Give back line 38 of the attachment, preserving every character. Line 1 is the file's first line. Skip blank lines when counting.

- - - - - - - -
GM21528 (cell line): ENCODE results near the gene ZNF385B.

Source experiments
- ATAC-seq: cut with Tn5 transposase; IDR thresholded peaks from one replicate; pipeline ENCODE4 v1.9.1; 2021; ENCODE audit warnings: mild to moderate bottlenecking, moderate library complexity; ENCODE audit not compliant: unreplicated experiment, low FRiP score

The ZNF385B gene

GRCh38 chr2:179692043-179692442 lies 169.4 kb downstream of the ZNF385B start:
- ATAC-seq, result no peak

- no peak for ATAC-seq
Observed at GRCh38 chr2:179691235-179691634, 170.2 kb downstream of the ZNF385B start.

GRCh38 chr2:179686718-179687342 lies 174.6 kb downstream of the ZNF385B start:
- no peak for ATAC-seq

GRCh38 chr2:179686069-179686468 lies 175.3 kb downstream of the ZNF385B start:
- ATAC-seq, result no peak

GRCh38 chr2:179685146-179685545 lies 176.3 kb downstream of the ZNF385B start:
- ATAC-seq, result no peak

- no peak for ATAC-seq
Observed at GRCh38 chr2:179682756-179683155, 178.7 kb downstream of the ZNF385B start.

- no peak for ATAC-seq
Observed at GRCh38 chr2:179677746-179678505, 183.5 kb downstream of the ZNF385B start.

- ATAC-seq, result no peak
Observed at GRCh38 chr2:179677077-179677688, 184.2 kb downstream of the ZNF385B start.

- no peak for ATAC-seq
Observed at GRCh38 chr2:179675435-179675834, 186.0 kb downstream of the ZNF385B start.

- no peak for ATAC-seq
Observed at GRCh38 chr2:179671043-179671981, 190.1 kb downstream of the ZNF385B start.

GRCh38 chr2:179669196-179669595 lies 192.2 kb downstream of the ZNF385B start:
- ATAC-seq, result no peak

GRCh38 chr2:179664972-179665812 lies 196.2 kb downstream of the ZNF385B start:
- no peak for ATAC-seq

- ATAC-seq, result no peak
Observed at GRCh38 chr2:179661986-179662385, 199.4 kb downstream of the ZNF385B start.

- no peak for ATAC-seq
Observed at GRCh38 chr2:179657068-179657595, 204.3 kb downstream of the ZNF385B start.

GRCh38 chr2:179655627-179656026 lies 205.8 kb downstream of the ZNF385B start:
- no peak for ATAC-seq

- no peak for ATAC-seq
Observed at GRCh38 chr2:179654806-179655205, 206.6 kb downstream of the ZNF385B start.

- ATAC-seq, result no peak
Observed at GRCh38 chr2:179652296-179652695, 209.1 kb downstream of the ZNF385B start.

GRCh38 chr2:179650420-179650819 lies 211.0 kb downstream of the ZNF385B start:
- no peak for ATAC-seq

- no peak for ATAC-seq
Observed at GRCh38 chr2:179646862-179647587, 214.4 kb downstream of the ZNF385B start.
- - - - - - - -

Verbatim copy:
Observed at GRCh38 chr2:179652296-179652695, 209.1 kb downstream of the ZNF385B start.